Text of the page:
Vegetarians and vegans who do not consume animal products will be at risk for a B12 deficiency [R]. In order to prevent this from happening they will need to supplement this vitamin in their diet. They can get a good dose from a B complex.

The Elderly

B12 absorption relies on adequate stomach acid to be properly absorbed. As we age our ability to produce stomach acid decreases so we may not be getting as much B12 as we need [R].

The lack of this nutrient has been shown to cause depression and mood disorders [R, R].

Pregnant and Breastfeeding Women

Nutrient needs increase while pregnant and breastfeeding. B vitamins are especially important for fetal neurological development [R].

Pregnant or breastfeeding women who are also vegetarian and vegan will also have the need for certain B complex vitamins.

Medical Conditions

Medical conditions are known to cause nutrient deficiencies of B complex vitamins. These include thyroid disorders, Celiac disease, Crohn’s disease, [R, R, R].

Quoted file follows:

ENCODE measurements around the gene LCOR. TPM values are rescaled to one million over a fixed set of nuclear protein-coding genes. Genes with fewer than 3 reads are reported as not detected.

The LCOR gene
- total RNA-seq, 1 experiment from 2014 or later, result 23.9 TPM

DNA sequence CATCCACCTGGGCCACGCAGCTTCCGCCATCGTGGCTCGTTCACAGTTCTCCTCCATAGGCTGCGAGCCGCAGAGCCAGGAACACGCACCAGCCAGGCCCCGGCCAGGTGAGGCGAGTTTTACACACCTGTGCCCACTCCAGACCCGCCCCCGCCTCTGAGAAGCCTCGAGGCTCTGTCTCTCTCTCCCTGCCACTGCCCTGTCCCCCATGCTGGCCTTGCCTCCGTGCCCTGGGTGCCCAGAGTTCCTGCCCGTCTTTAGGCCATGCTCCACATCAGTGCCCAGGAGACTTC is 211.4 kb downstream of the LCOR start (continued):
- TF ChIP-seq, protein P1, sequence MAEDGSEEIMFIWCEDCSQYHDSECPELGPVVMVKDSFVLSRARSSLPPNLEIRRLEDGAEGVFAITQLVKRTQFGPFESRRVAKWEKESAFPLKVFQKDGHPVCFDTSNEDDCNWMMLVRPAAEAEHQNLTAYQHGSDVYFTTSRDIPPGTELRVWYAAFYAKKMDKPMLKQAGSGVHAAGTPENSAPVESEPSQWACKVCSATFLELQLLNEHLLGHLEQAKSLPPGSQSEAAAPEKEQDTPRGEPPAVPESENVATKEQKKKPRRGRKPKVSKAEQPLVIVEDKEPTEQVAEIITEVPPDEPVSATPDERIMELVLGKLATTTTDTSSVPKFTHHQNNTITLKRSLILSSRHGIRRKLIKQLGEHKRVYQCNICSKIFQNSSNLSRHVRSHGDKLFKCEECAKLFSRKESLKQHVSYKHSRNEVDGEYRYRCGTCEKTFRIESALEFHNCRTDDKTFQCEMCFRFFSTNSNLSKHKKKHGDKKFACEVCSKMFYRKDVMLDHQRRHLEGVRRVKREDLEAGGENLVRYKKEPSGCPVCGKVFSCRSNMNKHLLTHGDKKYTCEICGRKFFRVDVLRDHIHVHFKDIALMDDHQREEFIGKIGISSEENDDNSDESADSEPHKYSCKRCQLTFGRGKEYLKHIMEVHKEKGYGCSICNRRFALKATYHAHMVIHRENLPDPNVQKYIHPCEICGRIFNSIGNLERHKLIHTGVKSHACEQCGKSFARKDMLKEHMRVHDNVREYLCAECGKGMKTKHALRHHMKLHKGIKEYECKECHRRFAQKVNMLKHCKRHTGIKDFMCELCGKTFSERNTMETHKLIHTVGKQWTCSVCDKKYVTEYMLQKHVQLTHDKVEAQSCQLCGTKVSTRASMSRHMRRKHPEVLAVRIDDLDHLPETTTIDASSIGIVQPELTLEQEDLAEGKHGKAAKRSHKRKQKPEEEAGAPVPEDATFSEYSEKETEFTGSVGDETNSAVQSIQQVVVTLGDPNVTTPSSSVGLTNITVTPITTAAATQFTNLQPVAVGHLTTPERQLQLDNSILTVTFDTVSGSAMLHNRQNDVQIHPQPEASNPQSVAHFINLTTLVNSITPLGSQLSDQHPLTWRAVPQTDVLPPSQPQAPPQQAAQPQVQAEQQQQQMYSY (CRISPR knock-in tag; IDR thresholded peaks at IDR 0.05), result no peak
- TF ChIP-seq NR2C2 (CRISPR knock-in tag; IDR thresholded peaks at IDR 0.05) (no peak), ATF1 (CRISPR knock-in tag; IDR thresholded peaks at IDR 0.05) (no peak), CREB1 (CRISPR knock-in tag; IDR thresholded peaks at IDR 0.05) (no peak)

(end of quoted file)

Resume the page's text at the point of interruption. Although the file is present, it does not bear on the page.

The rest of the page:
Certain Medications

Medications can also cause B complex nutrient deficiencies. These include the following:

  • Pain relievers
  • Antibiotics
  • Antacid and Stomach
  • Antidiabetic Drugs
  • Blood Pressure-Lowering Drugs
  • Anticonvulsant Drugs
  • Cholesterol-Lowering Drugs
  • Estrogens and birth control pills or patches
  • Corticosteroids and anti-inflammatory drugs

Exercise Effects On B Complex Vitamin Levels

Nutrient needs are increased in those who partake in strenuous activity. This is due to three things:

  • Energy requirements increase during physical performance
  • Changes in muscle mass require additional nutrients
  • Sweat leads to nutrient losses

Exercise may increase the need for certain B complex vitamins [R].

Thiamin

Low thiamin status could impact exercise performance but it does not seem to improve performance in high-intensity exercise. It was found to reduce fatigue. Three days of high doses (100 mg/day) of thiamin fared better than a placebo and reduced complaints after exercise in a subjective fatigue assessment [R].

Folate